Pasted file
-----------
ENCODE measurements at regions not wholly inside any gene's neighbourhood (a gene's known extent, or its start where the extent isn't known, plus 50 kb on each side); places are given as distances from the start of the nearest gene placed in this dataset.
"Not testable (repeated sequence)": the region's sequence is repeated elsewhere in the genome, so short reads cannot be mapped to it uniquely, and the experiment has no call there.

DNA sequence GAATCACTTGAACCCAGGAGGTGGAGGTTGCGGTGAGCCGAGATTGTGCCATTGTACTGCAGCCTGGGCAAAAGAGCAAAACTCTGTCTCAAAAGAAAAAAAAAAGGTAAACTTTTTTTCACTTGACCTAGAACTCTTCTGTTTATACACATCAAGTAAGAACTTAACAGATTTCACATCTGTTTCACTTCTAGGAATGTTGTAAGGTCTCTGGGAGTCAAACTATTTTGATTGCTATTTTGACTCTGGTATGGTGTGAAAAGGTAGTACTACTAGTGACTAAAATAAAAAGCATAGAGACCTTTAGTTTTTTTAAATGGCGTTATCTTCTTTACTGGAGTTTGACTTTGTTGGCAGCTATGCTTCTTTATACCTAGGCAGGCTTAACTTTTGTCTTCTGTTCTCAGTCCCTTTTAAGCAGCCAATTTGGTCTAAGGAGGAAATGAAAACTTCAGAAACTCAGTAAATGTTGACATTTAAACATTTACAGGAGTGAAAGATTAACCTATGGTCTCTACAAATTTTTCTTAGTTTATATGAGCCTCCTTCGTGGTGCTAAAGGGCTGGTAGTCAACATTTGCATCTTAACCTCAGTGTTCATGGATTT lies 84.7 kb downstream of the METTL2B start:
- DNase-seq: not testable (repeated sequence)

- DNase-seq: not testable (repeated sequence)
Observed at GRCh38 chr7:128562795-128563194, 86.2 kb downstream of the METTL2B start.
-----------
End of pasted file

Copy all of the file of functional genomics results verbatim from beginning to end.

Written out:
ENCODE measurements at regions not wholly inside any gene's neighbourhood (a gene's known extent, or its start where the extent isn't known, plus 50 kb on each side); places are given as distances from the start of the nearest gene placed in this dataset.
"Not testable (repeated sequence)": the region's sequence is repeated elsewhere in the genome, so short reads cannot be mapped to it uniquely, and the experiment has no call there.

DNA sequence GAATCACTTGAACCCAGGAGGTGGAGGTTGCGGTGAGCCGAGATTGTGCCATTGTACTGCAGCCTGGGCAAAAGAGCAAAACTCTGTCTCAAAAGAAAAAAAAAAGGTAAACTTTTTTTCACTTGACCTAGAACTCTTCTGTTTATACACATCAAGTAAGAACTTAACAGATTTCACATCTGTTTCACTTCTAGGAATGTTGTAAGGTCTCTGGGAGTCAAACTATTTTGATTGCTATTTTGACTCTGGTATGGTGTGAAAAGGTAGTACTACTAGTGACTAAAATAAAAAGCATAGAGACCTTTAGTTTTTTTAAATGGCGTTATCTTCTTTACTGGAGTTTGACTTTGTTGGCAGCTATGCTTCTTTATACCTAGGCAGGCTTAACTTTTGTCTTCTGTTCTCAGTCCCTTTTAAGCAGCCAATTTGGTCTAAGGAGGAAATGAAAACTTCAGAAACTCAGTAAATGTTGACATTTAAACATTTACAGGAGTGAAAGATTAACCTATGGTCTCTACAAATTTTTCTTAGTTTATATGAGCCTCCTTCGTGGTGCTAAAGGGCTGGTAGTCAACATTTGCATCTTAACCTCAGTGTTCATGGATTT lies 84.7 kb downstream of the METTL2B start:
- DNase-seq: not testable (repeated sequence)

- DNase-seq: not testable (repeated sequence)
Observed at GRCh38 chr7:128562795-128563194, 86.2 kb downstream of the METTL2B start.